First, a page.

lördag 1 januari 2011

Winter Fashions

Figure 1.—Promenade And Morning Costume
Heavy, rich textures of silk have taken the place of the lighter stuffs used at the beginning of December. Brocards, satin princesse, antique moires, Irish poplins, and heavy chiné silks, such as were worn by the belles who saw Washington inaugurated, are now in vogue. The latter material is called by the French camayeux. It is made of all colors, such as light violet upon dark violet; or, what is more beautiful, large white roses, hardly visible, and partly concealed by light green leaves upon a ground of dark green, forming an ensemble at once coquettish, brilliant, and extremely elegant. Plain poplins are much worn; also royal Pekin or black damask, trimmed with two broad flounces of Cambray lace. Instead of a corsage, a petite corsage of the same material is worn, wide open in front, and closed at the waist with two double buttons, or a large bow of ribbon.

Figure 2 represents this style of corsage. The edge is trimmed with lace or fullings of ribbon, the sleeves three-quarters long and in pagoda form. The same figure represents a very pretty style of head-dress. The cap is composed of plain tulle of the lightest description; upon one side of the head, partially covering the ear, is a bunch of roses, or other flowers, pendant.
Fig. 2.—Head-dress And Corsage
Figure 1 represents a promenade and a morning costume. The Promenade Costume is a high silk dress; the waist and point long; the sleeves three-quarter length and wide at the bottom; the skirt long and exceedingly full; five volants are set on full, each being trimmed at a little distance from the edge by a narrow guimpe. Manteau of light brown cashmere, trimmed with velvet of the same color; closed up in front by four large brandebourgs. Bonnet of a very open form, trimmed entirely with plaid ribbon.
Fig. 3.—Bonnet.
The Morning Costume is a jupe of blue silk, very long and full, trimmed down the front with rows of velvet and small silk tassels, the form of an acorn. A cain de feu, a sort of jacket, of blue satin, of a darker shade than the jupe, the small skirt of which is of the Hungarian form. It is trimmed round with velvet and has tassels up the front to correspond with the skirt; the sleeves come but little below the elbow, wide at the bottom, and cut like the skirt. These are likewise trimmed with velvet. Cap of black lace, trimmed with a broad white ribbon, edged with pink.

Figure 3 shows a new style of plain velvet bonnet, of rich green. It is made very deep; trimmed with velvet. Satins are made in the same form, of a dark color, the interior of the fronts lined with white, rose, or any other fresh color. These are ornamented with branches of flowers of velvet, or nœuds of plaid ribbon, half velvet and half satin, the colors harmonizing with the bonnet.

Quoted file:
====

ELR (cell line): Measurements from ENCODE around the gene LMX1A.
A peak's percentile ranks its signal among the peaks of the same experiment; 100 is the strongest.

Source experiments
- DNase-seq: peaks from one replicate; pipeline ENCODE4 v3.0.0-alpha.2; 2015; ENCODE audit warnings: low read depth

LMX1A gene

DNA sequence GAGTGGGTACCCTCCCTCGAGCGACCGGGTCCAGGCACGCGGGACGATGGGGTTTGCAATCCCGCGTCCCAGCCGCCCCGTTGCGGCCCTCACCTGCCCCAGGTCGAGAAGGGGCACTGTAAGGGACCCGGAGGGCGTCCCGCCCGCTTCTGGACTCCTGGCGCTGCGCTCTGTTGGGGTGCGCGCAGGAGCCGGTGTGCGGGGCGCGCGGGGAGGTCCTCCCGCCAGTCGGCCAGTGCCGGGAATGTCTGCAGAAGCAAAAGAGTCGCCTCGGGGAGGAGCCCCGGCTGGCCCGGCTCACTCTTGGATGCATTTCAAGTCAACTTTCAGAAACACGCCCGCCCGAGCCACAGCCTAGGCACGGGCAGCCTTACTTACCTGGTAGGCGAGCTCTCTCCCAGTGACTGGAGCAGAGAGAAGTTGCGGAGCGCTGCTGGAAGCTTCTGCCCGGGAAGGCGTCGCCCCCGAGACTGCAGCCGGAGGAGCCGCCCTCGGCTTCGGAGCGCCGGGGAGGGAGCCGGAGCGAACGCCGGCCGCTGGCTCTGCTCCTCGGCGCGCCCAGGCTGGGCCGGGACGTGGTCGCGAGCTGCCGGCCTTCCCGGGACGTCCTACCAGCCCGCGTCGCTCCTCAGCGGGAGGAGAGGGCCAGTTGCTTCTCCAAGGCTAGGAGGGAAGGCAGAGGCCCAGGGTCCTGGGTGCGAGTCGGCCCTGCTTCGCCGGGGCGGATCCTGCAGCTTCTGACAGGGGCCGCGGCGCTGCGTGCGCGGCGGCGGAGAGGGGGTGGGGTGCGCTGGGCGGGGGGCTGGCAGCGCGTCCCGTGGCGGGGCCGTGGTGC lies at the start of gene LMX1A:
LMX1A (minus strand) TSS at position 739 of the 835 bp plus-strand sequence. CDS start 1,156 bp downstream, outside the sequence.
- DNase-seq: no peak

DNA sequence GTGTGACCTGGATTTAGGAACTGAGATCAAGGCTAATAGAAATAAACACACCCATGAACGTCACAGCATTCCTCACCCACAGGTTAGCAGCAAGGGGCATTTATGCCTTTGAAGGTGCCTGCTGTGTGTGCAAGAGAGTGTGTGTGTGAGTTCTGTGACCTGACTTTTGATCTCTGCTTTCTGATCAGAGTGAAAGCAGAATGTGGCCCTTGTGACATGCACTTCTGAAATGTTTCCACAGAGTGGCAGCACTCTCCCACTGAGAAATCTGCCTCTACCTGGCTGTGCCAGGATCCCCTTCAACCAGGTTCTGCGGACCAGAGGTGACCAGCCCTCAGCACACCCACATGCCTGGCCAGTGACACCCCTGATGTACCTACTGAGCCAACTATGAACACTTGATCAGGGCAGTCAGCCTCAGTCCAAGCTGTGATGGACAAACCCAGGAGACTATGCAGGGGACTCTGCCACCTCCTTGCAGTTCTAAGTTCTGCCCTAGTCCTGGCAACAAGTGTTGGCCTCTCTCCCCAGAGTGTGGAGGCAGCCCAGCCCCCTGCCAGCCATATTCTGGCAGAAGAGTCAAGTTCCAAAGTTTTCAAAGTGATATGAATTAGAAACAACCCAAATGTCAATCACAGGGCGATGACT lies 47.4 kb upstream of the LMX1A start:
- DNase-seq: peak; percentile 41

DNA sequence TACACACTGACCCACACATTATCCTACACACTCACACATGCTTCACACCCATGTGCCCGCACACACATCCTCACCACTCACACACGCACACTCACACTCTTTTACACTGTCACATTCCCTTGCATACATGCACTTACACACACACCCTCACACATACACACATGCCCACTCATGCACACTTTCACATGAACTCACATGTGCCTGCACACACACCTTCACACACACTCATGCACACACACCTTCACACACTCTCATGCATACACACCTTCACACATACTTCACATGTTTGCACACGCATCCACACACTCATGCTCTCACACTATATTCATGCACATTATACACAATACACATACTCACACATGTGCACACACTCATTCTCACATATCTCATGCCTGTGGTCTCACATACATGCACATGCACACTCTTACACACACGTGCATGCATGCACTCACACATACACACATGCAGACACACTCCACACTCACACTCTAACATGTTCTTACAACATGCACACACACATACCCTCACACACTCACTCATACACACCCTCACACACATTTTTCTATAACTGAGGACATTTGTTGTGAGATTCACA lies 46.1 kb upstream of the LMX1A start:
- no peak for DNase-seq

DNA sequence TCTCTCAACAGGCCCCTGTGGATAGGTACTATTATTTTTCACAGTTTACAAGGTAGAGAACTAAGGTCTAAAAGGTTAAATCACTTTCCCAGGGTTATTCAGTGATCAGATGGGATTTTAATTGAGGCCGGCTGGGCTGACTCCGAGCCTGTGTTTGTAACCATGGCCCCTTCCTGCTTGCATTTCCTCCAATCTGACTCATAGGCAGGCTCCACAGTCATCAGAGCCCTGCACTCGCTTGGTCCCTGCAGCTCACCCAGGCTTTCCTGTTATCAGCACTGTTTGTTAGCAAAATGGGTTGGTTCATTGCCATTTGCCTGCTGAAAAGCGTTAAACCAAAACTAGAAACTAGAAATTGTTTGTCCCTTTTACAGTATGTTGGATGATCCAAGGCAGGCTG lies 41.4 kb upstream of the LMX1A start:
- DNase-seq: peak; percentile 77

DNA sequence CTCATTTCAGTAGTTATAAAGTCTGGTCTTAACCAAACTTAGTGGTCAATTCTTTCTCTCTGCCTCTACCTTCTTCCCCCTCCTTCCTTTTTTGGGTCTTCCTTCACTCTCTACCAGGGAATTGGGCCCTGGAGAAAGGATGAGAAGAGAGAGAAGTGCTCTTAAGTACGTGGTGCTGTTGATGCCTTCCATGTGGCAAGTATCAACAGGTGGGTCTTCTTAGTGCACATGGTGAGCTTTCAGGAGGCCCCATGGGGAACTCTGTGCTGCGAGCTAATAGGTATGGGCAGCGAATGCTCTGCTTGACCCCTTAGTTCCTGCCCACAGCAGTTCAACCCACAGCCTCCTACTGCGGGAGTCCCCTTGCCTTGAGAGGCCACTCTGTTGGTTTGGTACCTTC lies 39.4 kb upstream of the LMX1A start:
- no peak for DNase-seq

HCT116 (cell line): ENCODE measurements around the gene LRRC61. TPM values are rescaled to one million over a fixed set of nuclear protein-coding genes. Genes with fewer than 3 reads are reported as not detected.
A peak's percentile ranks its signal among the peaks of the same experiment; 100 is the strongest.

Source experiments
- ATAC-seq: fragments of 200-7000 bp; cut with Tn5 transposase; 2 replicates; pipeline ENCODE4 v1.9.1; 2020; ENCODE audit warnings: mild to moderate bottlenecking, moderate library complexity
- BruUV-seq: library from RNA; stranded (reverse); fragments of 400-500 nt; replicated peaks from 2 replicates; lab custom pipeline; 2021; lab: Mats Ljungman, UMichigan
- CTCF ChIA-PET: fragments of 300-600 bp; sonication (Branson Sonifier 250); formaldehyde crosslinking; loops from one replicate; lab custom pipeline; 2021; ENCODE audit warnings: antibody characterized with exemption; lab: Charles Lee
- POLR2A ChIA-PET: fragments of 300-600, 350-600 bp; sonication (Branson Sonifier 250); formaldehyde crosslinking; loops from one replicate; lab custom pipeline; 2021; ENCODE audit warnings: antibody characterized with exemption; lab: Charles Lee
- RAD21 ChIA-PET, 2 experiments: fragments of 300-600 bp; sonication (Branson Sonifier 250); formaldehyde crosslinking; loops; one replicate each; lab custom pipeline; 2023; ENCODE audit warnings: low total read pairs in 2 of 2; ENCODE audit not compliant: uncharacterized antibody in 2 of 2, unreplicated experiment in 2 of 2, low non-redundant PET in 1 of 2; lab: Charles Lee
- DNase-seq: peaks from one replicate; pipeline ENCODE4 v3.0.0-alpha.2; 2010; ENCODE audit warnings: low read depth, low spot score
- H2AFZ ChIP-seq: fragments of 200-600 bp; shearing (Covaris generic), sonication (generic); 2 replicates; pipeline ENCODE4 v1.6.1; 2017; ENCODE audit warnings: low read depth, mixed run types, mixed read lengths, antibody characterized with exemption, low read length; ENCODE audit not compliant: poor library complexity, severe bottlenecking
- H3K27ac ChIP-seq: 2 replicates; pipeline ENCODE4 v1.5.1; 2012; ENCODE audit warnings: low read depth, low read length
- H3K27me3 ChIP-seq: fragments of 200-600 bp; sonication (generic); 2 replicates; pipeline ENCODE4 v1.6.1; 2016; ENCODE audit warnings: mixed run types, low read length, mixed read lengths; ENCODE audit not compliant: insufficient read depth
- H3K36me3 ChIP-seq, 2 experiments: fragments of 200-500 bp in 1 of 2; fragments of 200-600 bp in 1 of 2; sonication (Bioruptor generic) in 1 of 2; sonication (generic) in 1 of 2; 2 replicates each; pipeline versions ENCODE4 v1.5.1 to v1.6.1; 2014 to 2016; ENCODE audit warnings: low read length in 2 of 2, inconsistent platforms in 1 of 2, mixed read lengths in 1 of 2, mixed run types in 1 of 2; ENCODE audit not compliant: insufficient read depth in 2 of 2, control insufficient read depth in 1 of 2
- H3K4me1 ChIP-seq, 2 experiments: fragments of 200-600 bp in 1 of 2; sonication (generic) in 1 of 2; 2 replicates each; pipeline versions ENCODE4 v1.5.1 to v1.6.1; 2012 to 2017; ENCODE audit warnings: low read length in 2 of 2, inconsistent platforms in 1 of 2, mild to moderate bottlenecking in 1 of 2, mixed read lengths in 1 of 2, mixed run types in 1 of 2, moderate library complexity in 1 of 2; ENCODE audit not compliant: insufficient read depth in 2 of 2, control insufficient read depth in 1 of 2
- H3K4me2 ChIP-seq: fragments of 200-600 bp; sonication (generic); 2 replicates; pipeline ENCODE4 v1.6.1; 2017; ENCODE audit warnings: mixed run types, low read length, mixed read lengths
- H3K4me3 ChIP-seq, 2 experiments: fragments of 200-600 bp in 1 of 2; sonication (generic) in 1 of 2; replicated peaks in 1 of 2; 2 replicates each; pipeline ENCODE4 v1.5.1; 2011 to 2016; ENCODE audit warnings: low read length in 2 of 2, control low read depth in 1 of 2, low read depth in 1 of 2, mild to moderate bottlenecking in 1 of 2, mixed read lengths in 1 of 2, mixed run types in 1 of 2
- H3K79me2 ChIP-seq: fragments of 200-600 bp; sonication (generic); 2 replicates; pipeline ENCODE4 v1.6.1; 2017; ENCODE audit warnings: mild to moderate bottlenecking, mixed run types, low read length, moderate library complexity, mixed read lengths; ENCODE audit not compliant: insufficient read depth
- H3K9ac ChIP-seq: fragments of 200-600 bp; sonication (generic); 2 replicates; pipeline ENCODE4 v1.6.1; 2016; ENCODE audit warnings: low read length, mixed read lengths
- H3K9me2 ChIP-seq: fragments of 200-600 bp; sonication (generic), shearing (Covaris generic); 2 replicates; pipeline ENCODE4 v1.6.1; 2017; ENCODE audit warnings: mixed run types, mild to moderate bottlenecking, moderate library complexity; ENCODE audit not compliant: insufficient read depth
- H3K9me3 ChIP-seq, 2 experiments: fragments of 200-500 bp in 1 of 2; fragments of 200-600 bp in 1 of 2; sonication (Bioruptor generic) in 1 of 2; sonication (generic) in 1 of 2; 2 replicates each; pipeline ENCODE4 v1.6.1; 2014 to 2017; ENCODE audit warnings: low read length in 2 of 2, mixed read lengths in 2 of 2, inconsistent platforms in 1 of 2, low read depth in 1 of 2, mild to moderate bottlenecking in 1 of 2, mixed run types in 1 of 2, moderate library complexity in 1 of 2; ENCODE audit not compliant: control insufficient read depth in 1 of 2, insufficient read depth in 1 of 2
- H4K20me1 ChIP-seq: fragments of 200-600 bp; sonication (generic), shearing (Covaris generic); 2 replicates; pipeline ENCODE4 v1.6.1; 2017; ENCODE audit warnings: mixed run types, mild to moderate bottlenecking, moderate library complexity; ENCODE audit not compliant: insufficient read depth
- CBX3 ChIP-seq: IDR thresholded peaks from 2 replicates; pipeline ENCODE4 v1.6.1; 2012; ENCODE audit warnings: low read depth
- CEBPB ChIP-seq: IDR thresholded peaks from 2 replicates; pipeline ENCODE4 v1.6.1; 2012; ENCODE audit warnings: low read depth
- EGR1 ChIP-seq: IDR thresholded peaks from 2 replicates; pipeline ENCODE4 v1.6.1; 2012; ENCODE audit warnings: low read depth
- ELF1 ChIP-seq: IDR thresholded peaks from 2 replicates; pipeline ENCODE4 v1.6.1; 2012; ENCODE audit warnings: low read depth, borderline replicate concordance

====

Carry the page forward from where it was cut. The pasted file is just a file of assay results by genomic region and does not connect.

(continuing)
There are small bonnets of white or pink plush, having for their sole ornament a single bow of satin ribbon, or a ribbon velonté at the sides. This style is very elegant, and particularly adapted for very young ladies, especially when trimmed with a deep fall of rich lace. Those made of pink satin, and trimmed with blonde, forming a bunch upon the side of the exterior, the interior being filled entirely with rows of narrow blonde, are exceedingly graceful.

A new style of fringe for ball dresses has lately been introduced. It is extremely light, and composed of a mixture of white and gold, which forms a splendid trimming when placed upon a triple skirt of white tulle. It is also made of pink and silver, which has a beautiful effect upon a dress of pink crape; splendid bouquets of beautiful flowers being arranged so as to loop up the skirts on either side.

A new and greatly admired style for Evening Dresses, called d'Adrienne, has lately been brought out in Paris. It is made of the richest materials. The corsage is extremely low, and forms a very deep point, its ornaments being placed en cœur upon the centre of the front. The skirt is open, and is ornamented upon the two sides with streamers of ribbon and nœuds of pearls. The under-skirt of satin is enriched with an echelle of lace or a triple falbalas, the two extremities of which are disposed so as to join the nœuds upon the upper dress.

An elegant addition to a lady's toilet has been recently brought out, which recalls the mantillas worn by the Maltese ladies. It consists of a kind of pelisse, fulled into the narrow band around the throat, which is concealed by a small collar, having for ornament a volant or frill of Chantilly lace. The lower part of the pelisse, as well as the sleeves, is encircled with four rows of Chantilly lace, surmounted with rows of narrow velvet or watered ribbons, forming a pretty heading. This little garment is extremely elegant for places of amusement, made in pink, blue, or white satin, and trimmed with Brussels or English point lace.

Fringes and Cambray lace will be much used this season in the decoration of dresses. Feathers will be much worn, some in touffes, and others si5mply the long single feather, passing over the entire front of the bonnet.

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